Modern / Contemporary Ketubah

The ketubahs you’ll find in my modern ketubah collection are not your Bubbe’s marriage contracts. A modern ketubah is a contemporary twist on a tradition that is thousands of years old.

Historians say the very first ketubah was written in 440 BCE. The earliest ketubahs were either just text, or calligraphy accompanied by an ornamental border. I draw inspiration from the patterns and abstract symbols of these timeless, ancient artifacts to create contemporary, sophisticated ketubah designs that reflect modern life. While the same Orthodox Aramaic text that was used 2000 years ago is still a standard option for all ketubahs in my collection, you also have the option of pairing your art with a ketubah text that, like you the art, reflects the diversity and modernity of life and Jewish identity today.

A Modern Ketubah, Custom-Made by Contemporary Judaica Artist Anna Abramzon

Herman and Marcie’s Super Modern Custom Ketubah

Our contemporary lives are fast paced, full of possibility and opportunity, but also dotted with distracting dings, too many options, and constant demands on our attention. My modern ketubah art reflects the excitement and vibrancy of contemporaneity, while focusing on the importance of being mindful of the present moment. After all, meeting your partner and planning a wedding with the one you love is a once in a lifetime experience. My ketubah art captures those intimate, fleeting moments and gives you a way to bottle that feeling and hang it proudly on your wall for the rest of your life together.

Just as the Modernism art movement was a reflection of transformations in society at the turn of the last century, so does contemporary Judaica art reflect our changing world. While many of my designs have the same Jewish and nature themes, such as the Tree of Life, Hamsa, and Jerusalem, so does it have modern skylines with skyscrapers (including the option to paint the city of your choice) and figurative paintings of couples in love (something unheard of in traditional Judaica art!).

Contemporary Ketubah with urbanist skyline

Custom Skyline Ketubah with Philadelphia Skyline

My ketubah designs draw inspiration from some of my favorite artists ranging from early Modernists like Marc Chagall, Expressionists like Gustav Klimt and Egon Schiele, Impressionists like Renoir, all the way to more contemporary portraitists like Lucian Freud. 

A Ketubah in modernist style blending into a present-day interior design

Love’s Embrace Ketubah ketubah inspired by Gustav Klimt

I never thought of myself as a modern artist. I was extremely lucky to receive a very traditional art education in my teens, with amazing teachers and mentors who really focused on technique, but none of them were fans of abstract or contemporary art.  I spent hours poring over studies from the Great Masters, and hours and hours trying to mimic their techniques.  It wasn’t until I got to art school for college that I was introduced to modern art that blew my mind. Doing my BFA at  The School of the Art Institute of Chicago I learned modern art does not have to be abstract and that I didn’t have to choose between technique and modernity.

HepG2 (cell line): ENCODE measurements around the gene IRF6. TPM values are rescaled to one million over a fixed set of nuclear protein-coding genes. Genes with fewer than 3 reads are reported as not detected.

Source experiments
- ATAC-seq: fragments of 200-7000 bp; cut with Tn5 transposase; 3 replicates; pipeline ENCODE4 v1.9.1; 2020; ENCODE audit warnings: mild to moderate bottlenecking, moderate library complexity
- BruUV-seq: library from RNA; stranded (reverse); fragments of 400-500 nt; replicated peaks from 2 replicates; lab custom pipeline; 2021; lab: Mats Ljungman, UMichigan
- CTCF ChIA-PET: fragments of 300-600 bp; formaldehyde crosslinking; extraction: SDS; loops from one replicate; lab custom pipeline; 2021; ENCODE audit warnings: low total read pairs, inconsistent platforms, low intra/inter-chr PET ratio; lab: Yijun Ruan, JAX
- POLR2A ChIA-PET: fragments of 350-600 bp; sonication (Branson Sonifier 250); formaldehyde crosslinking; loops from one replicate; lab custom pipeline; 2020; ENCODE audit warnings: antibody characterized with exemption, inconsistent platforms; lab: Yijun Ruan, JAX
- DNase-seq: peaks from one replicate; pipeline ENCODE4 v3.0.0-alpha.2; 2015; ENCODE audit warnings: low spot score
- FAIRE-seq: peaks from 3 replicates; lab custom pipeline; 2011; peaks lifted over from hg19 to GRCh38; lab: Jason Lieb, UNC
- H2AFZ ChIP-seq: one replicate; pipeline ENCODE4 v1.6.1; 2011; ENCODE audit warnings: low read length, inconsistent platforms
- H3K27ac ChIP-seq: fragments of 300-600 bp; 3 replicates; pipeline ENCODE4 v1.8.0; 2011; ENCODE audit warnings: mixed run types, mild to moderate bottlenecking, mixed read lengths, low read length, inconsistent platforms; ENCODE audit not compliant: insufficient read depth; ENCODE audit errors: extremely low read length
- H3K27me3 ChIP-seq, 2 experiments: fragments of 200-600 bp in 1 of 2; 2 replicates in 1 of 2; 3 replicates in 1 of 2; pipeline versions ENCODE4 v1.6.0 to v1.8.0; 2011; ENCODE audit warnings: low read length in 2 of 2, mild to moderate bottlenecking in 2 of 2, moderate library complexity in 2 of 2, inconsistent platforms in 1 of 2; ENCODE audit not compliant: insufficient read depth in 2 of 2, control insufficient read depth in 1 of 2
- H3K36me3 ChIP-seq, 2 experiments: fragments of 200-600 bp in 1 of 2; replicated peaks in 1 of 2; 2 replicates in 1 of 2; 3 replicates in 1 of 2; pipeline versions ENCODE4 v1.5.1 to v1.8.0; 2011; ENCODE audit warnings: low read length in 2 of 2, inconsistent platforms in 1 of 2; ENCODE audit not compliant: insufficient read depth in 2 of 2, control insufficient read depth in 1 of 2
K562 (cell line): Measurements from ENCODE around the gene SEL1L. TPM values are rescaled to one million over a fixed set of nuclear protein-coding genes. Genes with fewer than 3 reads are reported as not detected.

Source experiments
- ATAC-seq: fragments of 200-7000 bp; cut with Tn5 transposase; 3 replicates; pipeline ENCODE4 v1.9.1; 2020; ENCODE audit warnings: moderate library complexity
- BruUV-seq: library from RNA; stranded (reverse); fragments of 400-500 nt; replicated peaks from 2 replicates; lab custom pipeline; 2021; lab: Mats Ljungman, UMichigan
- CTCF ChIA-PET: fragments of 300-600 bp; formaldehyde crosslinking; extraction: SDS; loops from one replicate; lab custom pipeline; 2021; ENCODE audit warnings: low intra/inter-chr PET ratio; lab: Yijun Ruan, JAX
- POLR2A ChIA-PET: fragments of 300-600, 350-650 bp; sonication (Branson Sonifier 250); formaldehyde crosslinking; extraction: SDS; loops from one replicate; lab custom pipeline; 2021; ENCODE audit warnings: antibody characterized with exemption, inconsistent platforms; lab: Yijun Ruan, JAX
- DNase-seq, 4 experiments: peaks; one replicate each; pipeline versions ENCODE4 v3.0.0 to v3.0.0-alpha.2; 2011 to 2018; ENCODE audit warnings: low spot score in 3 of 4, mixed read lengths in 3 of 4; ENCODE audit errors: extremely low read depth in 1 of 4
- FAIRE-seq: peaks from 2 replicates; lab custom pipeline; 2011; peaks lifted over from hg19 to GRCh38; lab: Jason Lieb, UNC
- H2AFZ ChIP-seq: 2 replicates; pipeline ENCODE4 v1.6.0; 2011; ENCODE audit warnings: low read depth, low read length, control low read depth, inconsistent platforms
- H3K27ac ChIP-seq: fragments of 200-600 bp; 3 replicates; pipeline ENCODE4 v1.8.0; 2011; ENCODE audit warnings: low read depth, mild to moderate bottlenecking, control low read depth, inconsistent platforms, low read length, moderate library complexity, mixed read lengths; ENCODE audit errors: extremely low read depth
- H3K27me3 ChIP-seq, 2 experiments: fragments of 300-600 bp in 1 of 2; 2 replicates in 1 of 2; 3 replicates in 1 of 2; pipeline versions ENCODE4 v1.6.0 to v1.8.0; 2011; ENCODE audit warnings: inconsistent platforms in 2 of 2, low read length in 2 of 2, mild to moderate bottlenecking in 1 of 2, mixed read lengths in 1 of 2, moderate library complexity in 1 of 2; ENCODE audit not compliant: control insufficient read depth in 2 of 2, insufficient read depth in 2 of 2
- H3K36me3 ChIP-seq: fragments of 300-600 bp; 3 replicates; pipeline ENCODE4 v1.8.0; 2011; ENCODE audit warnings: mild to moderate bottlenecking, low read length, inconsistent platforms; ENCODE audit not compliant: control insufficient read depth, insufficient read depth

A modern minimalist ketubah

Argentine Tango Ketubah

Before art school, I equated contemporary art entirely with postmodernists like Andy Warhol and Roy Lichtenstein. I found their commentary on modern life interesting, but the aesthetic of the art itself wasn’t my cup of tea. While postmodern art was entertaining and made me think, I was always more drawn to art that elicited a more emotional response. I wanted art that made me feel. As a young art student I discovered and I fell in love with contemporary artists Jenny Saville, Marlene Dumas, and John Currin, and discovered modern master realists like Chuck Close. You can see the influence of all these incredible painters in my paintings and drawings to this day.

When searching for a modern ketubah, keep in mind that it will stay with you long after the wedding day. You want to make sure to select a ketubah text that reflects your values and contemporary ketubah art that tells your love story as accurately when you sign it as it does on your 60th wedding anniversary.  That’s why I make art that combines traditional elements and Jewish symbols as well as modern color combinations, contemporary clean lines, and figurative imagery. But my number one goal when making ketubah art is for it to make you feel something – and I hope that something is love.

These special collections of ketubot may also interest you:

Ketubah not your thing? Try a fancy marriage certificate instead!